Capcanes, Peraj Ha’abib, Flor de Primavera, Monsant, 2008: A full-bodied and supremely elegant blend of 35% Cabernet Sauvignon, 35% Grenache and 30% Carignan, with layers of black forest fruit, plums, cassis, hints of spicy oak and wonderful warm chocolate than envelopes you as you are hit with layer after layer of fruit, spice, wood and delicious depth, complexity and sexiness. A rich palate of fruit and wood is enhanced by tantalizing hints of tobacco leaf, coffee and dark chocolate, leading into a lingering finish that hangs on, seemingly forever. Great structure and nicely integrating tannins predict promise that this wine will continue in the steps of its forefathers and continue to develop and cellar comfortably for years to come. Give it another couple of months before enjoying and cellar through 2018.

Capcanes, Peraj Ha’abib, Flor de Primavera, Monsant, 2010: After a seemingly one-off more restrained profile (ala the La Flor) with the 2009 vintage (that had equal percentages of the three grapes, in a slight deviation from the 2008 and this vintage), the latest vintage of my favorite Spanish wine is once again big, bold and bombastic with its traditional extracted complexity and powerful elegance readily evident at first sip. A blend this year of 35% Cabernet Sauvignon, 35% Grenache and 30% Carignan with 14.8% alcohol and aged in French oak for 12 months, this is a blockbuster of a wine that needs time but will shine in the years to come. A somewhat muted nose of black forest fruit, delightful spices, rich oak and tannin with Capcanes’ traditional roasted espresso and dark chocolate overtones that takes some time in the glass top open up and reveal its charms. A tight and dense palate of ripe fruits, more toasty oak and mouth coating tannins shows graceful balance behind its robust bite, all of which hint at the pleasure to come. A lingering and near-sweet finish round out this treat. This wine needs another 12-18 months before it will be ready for prime time after which is should cellar nicely through 2020, likely longer.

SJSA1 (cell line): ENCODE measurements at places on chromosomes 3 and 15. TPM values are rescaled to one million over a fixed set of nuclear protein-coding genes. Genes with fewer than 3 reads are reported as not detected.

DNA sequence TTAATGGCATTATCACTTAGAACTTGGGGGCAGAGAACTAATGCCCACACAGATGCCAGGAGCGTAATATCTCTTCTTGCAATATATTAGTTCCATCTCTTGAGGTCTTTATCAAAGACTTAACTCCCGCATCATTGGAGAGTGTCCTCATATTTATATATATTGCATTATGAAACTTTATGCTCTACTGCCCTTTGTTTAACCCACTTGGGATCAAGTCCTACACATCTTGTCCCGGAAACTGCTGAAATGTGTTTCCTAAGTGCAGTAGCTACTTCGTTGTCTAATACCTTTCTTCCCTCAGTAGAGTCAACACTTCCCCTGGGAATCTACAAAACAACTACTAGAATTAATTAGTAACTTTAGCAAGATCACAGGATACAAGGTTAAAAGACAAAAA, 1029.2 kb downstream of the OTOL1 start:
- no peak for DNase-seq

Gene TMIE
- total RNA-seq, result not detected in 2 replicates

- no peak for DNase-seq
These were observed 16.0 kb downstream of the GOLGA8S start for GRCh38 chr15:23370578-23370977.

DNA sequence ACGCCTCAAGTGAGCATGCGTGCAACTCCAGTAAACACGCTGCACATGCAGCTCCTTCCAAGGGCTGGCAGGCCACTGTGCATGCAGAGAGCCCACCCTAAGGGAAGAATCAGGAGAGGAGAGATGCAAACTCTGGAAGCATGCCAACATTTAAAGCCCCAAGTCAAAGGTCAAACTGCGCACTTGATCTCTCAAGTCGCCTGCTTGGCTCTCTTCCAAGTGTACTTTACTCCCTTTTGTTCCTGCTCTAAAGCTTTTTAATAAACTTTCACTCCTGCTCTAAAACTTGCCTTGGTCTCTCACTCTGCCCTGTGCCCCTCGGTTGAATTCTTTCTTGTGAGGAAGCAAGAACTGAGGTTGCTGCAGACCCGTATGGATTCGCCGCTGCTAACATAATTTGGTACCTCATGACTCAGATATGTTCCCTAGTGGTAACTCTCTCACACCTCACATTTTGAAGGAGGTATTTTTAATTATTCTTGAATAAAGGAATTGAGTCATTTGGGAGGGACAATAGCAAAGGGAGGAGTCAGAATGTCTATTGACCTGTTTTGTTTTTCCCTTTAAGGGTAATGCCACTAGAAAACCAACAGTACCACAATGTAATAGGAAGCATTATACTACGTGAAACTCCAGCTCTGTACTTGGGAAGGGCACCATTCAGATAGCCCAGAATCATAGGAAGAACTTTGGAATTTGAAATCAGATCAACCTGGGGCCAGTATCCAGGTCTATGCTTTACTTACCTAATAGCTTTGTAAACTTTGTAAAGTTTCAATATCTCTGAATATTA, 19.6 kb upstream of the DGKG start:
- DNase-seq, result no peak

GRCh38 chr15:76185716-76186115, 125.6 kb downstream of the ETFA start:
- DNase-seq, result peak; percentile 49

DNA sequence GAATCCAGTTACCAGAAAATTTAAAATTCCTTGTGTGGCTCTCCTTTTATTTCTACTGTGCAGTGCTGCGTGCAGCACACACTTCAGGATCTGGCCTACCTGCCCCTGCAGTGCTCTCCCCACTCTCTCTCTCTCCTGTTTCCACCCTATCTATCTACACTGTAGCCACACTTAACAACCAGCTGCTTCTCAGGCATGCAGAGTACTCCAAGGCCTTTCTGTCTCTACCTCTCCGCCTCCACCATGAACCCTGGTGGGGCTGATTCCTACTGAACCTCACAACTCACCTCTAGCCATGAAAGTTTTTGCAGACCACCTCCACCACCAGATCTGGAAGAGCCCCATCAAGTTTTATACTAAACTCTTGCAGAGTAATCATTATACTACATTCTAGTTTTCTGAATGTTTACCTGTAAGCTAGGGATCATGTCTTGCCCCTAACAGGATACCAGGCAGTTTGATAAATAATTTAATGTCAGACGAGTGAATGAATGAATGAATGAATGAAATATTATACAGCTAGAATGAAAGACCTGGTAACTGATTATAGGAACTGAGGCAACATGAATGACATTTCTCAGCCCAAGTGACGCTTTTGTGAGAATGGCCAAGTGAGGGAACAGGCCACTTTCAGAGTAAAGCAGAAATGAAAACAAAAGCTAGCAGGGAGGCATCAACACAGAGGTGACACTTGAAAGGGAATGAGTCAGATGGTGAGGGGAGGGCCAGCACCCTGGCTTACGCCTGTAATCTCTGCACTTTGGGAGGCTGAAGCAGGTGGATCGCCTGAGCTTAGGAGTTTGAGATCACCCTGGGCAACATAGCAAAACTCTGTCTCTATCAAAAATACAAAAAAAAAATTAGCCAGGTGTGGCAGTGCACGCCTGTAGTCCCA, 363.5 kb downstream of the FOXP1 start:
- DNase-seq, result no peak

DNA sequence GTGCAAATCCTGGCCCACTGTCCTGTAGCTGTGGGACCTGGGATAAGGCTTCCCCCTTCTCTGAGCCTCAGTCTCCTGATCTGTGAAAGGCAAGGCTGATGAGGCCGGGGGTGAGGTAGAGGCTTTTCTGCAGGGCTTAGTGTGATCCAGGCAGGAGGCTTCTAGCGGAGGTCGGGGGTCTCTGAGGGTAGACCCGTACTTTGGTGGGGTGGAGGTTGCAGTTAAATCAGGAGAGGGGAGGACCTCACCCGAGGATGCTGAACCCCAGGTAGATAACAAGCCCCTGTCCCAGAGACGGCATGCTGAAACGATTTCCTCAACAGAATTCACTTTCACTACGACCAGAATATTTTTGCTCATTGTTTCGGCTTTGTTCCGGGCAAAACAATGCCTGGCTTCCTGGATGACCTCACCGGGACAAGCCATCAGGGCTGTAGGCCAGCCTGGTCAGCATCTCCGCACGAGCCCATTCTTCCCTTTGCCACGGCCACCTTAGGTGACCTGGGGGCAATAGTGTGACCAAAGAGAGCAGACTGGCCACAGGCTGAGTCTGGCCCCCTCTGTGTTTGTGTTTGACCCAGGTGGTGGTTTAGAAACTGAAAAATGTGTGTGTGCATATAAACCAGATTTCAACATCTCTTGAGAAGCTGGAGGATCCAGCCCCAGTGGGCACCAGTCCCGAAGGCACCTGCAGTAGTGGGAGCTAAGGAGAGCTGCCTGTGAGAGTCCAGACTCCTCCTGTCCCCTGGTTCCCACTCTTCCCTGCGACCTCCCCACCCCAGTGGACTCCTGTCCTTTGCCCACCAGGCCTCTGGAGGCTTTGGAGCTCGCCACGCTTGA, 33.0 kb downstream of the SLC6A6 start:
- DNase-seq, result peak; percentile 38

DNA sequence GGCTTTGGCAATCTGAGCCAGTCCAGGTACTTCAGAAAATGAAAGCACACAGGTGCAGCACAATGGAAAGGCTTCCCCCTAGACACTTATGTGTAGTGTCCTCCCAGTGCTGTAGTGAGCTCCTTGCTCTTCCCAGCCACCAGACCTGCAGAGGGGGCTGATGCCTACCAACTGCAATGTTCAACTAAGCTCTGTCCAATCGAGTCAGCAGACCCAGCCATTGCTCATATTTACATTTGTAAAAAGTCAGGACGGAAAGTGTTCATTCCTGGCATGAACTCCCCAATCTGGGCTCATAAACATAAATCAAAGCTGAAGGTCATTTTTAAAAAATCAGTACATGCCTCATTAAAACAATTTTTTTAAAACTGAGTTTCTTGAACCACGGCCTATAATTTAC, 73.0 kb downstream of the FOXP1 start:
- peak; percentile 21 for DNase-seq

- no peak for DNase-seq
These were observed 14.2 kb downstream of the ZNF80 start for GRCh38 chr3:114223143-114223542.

Capçanes, Peraj Petita, Monsant, 2008: Until recently, I was not a fan of Capcanes’ entry level wine – the Petita. However, the 2008 vintage changed that for me and is drinking beautifully right now (Jancis Robinson certainly agreed with me on this one). A medium bodied blend of Grenache, Samsó and Tempranillo, with plenty of oak and tannin on the palate, reminding you that it’s a wine to be taken seriously despite its great entry-level price and status on the Capcanes totem-pole. As with its older and more regal brethren, the wine is incredibly well-balanced, with a palate of black fruits, cassis, lavender and wet earth with some chocolate and spice on the mid palate leading into a surprisingly long and minerally finish with more oak and chocolate.

Capcanes, Peraj Petita, Monsant, 2009: The Peraj Petita easily joins the mini-club of wines that are “second” labels in name only and not quality. Other members of this great QPR club include the Barkan Classic Pinot Noir, Gamla’s 2009 Syrah and Castel’s Petit Castel among others. Starting with the 2009 vintage, more of the Ha’Abib designated wine has been blended into the Petita, giving it a more robust mouthfeel. A medium bodied wine with a rich nose of ripe black fruit, tobacco, toasty oak and plenty of tannin that has already integrated a bit but still needs some time to settle down and play nice reflecting the 10 months partially spent in a combination of French and American oak. The mouth has more of the same with plenty of spicy wood, blackberries, cassis and cedar leading into a long and lingering finish. Given how nicely the 2008 is drinking, I would give this wine another 3-6 months to further come together and for its surprisingly robust tannins to settle a bit, and then enjoy through 2014. A decent price tag rounds out this 14.5% wine and earns it a YH Best Buy with approximately 15,000 bottles produced.